Model bioreactors have been developed with high conversion efficiency for lignin to 2-pyrone-4,6-dicarboxylic acid (PDC) and 3-carboxymuconolactone (3-CML). Various types of resins having superior properties compared to petro-derived materials can be successfully produced from those platform chemicals. Especially the epoxy adhesive made from PDC showed strong adhesiveness against the iron and stainless metal compared to commercial epoxy adhesives. The PDC polyurethane became the spandex type polymer with elasticity. By utilize of unused forest residues as low materials for value added products, it would be possible to improve the economic effects at the local forest zones for establishing sustainable forest management.

 

Japan International Research Center for Agricultural Sciences
JIRCAS

JIRCAS undertakes comprehensive experimental research for technological advancement of agriculture, forestry, fisheries and related industries in tropical and subtropical zones of developing regions. One of our principal agenda is to tackle global environmental issues associated with bioeconomy. We have developed a technology based on biological simultaneous enzyme production and saccharification (BSES) system using anaerobic and thermophilic bacteria. This technology is widely applicable for saccharification of lignocellulosic biomass to facilitate the efficient production of renewable energy and chemical materials from agricultural crop residues such as oil palm, cassava, and sugarcane in Southeast Asia.

To promote the utilization of BSES and to establish bioeconomy in Southeast Asia via integration of agriculture and chemical industry, we launched a new collaborative project that involves the private sector, government, and academia in Malaysia and Japan under the Science and Technology Research Partnership for Sustainable Development (SATREPS) program of Japan. In this project, we focus on the impact of abandonment of oil palm trunk (OPT) and the development of technology to transform OPT and sap into high-value-added products including biogas and biodegradable materials. This project is expected to contribute to the achievement of sustainable palm plantation management by facilitating the removal and efficient utilization of felled OPT and making replantation possible within existing palm plantations.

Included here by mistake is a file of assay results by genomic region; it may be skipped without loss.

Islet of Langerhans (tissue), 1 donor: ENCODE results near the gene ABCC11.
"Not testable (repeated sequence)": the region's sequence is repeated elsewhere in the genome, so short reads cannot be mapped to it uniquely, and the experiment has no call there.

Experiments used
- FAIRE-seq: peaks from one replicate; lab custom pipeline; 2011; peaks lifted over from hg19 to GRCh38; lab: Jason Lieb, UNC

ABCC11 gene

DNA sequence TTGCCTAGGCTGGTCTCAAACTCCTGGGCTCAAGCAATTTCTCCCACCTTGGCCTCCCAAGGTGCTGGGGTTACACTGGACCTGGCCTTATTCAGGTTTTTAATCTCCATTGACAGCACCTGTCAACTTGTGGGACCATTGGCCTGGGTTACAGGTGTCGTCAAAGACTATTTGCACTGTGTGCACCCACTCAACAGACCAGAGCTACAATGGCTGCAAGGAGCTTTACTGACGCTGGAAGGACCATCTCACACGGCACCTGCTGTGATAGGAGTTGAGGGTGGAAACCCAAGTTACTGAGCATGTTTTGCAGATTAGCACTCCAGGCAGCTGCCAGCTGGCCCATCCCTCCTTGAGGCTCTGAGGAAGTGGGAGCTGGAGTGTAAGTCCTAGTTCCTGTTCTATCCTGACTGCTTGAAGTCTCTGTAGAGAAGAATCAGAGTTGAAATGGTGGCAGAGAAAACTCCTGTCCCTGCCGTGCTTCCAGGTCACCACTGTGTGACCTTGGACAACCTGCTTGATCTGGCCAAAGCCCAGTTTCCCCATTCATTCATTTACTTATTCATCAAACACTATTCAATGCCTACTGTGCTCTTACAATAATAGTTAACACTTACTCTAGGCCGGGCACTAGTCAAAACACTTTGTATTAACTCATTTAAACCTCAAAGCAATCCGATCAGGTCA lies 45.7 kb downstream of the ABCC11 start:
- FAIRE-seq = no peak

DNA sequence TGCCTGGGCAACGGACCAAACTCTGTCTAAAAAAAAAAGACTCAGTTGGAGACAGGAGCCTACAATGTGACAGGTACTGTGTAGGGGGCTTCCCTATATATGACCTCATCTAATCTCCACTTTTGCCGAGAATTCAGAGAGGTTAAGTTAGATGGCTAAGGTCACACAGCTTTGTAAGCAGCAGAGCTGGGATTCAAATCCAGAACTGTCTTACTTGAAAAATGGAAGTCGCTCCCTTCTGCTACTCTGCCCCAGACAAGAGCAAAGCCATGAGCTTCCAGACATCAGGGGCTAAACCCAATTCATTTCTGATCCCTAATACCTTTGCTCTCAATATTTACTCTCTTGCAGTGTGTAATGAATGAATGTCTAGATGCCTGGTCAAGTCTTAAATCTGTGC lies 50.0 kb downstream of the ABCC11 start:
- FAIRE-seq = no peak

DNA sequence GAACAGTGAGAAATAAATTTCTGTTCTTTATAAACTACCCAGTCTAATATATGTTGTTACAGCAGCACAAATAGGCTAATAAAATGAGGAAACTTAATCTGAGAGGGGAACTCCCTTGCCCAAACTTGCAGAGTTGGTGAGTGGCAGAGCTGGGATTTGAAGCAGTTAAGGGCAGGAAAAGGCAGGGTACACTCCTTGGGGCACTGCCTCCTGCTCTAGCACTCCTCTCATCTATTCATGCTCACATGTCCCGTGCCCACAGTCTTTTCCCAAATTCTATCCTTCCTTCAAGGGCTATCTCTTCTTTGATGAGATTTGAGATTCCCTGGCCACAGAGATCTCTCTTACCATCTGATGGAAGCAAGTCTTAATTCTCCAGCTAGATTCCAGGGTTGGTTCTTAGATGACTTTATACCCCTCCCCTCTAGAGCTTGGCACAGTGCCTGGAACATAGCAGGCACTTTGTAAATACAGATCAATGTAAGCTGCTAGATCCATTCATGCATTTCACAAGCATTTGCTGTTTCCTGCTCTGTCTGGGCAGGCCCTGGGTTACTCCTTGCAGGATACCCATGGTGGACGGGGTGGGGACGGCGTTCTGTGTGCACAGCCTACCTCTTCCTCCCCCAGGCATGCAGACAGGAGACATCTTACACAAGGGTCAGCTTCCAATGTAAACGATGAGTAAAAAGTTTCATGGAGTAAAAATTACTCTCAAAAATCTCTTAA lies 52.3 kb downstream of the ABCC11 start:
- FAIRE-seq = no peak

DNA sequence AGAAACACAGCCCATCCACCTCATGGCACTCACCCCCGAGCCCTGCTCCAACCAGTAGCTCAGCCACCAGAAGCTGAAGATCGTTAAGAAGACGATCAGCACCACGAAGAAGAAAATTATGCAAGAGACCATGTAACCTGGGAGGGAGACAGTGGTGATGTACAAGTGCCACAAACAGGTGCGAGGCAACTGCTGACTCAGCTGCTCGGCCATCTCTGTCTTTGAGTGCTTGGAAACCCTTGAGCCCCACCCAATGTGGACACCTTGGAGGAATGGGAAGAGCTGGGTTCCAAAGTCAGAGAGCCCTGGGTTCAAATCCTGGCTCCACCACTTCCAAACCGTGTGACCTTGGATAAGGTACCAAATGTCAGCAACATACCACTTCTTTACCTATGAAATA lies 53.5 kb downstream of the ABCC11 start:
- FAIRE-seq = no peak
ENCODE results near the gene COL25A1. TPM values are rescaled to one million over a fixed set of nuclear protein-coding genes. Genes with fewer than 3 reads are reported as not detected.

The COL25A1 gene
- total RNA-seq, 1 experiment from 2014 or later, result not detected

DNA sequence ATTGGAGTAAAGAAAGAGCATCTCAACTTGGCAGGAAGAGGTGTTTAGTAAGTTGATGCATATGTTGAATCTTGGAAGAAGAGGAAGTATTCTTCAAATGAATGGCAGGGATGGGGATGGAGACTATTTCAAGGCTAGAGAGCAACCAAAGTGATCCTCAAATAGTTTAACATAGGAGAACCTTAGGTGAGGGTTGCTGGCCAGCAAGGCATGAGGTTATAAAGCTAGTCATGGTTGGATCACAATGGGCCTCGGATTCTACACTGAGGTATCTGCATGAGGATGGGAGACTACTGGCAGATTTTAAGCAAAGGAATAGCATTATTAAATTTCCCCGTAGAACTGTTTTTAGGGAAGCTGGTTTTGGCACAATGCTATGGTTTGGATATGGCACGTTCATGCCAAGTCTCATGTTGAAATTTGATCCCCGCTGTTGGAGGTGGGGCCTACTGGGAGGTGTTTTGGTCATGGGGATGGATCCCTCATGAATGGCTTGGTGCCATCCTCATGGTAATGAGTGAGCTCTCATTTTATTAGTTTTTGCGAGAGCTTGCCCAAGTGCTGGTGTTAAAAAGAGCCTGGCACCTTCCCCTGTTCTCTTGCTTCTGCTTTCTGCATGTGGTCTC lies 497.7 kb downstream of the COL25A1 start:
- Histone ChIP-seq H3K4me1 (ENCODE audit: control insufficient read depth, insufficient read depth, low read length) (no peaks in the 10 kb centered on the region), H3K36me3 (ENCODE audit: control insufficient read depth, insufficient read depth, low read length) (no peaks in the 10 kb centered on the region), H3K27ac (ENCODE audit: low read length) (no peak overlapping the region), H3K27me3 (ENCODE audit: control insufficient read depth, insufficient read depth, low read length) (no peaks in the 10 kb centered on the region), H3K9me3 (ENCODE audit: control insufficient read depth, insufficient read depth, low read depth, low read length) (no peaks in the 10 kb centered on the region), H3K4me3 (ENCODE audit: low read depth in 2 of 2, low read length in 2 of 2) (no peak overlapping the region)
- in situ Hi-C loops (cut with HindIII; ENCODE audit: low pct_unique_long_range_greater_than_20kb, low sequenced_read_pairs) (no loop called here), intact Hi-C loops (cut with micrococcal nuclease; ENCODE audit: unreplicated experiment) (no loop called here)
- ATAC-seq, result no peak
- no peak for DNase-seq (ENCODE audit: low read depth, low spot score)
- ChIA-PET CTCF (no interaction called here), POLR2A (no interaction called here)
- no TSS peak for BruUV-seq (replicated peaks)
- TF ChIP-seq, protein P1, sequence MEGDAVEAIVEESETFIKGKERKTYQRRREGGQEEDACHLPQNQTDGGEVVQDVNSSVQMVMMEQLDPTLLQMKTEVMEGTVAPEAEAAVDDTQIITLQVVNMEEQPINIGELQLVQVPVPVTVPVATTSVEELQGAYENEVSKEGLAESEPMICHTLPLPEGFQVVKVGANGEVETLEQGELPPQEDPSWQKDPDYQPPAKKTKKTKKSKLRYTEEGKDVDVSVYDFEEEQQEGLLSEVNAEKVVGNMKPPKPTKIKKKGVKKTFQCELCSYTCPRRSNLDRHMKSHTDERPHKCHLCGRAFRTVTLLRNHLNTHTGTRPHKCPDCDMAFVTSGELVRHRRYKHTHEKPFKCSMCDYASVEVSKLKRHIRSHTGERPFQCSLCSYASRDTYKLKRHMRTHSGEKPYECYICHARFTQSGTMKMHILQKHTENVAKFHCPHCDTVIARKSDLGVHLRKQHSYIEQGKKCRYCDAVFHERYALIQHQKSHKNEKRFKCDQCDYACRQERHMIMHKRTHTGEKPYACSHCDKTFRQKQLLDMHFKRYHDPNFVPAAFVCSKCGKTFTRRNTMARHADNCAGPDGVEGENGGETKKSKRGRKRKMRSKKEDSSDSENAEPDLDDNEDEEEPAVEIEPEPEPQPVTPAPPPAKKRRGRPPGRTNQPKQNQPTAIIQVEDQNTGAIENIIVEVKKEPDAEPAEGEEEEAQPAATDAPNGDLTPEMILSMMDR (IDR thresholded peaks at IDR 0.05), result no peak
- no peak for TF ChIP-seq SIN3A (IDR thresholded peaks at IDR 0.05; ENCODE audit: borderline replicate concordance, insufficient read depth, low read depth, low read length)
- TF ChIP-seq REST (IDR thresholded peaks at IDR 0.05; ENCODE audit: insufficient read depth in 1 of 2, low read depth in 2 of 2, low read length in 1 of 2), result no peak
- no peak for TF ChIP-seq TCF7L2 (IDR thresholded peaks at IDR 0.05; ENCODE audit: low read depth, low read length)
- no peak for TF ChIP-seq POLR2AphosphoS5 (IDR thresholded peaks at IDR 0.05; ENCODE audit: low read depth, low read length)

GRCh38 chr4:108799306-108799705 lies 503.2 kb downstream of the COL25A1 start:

Japan Organics Recycling Association
JORA

The biomass-oriented products contribute to development of resources circulative society, mitigation of emission of CO2 as well as creation of new industries. Recently, the biomass plastics are focused and the use of them have drastically increased to save fossil resources, to prevent marine pollution and to decrease emission of GHGs. The Japan Organics Recycling Association (JORA) is promoting certification of products and materials made from biomass, which it calls the Biomass Mark Project. JORA is only one organization that certifies Biomass Mark in Japan.

The Biomass Mark is allowed to be labeled on products and materials containing a certain percentage of biomass after the composition, proportion, quality, and safety of the raw biomass is verified by a third-party organization composed of academic experts. By displaying this mark, manufacturers can promote their technological capabilities and fulfill their environmental responsibility in manufacturing. Consumers can know at a glance how much biomass is contained in any part of the product with the Biomass Mark, and if they want more information, they can search for product information by mark number. By buying products with the biomass mark, they can fulfill their environmental responsibility.

This project and activities concerned connect to promotion of Bio-economy and contributes to SDGs-No. 9,12 and 13 on responsible consumption and production.

Japan Science and Technology Agency
JST

JST plays a central role in Japan’s Science and Technology Basic Plan. Based on science and technology targets issued by the government we fund basic research, commercialization of new technologies, distribution of science and technology information, and in recent years promote international joint research and the fostering of next-generation human resources.

The JST-Mirai Program promotes R&D from the initial basic research stage to proof of concept (POC). We set clear targets for economic and social impact and proactively tackle technological challenges. The program drives the development of the bioeconomy through “realization of a low carbon society through game changing technologies”.

We encourage interdisciplinary research in order to stimulate innovation, and strongly support relevant research areas including molecular biotechnology, biomass plants and bio-based chemicals. We welcome research that aims to drastically reduce CO2 emissions while satisfying the demands of society in 2050.

Research Institute of Innovative Technology for the Earth
RITE

(1) Smart bioindustrial, agricultural fundamental technologies, one of the Strategic Innovation Promotion Program (SIP), will construct a foundation for an innovation by the fusion of biotechnology and digital information to promote bioeconomy and strengthen industrial competitiveness.

In this program, RITE is involved in the consortium, which aims to develop highly functional polymers derived from monomers so far not produced by biotechnologies through developing design technologies of metabolic pathways and enzymes for the monomers. The mission of RITE is to evaluate the suggested pathways, enzymes, and enzyme modifications, and to examine the productivity of target monomers by introducing the enzymes into an appropriate host.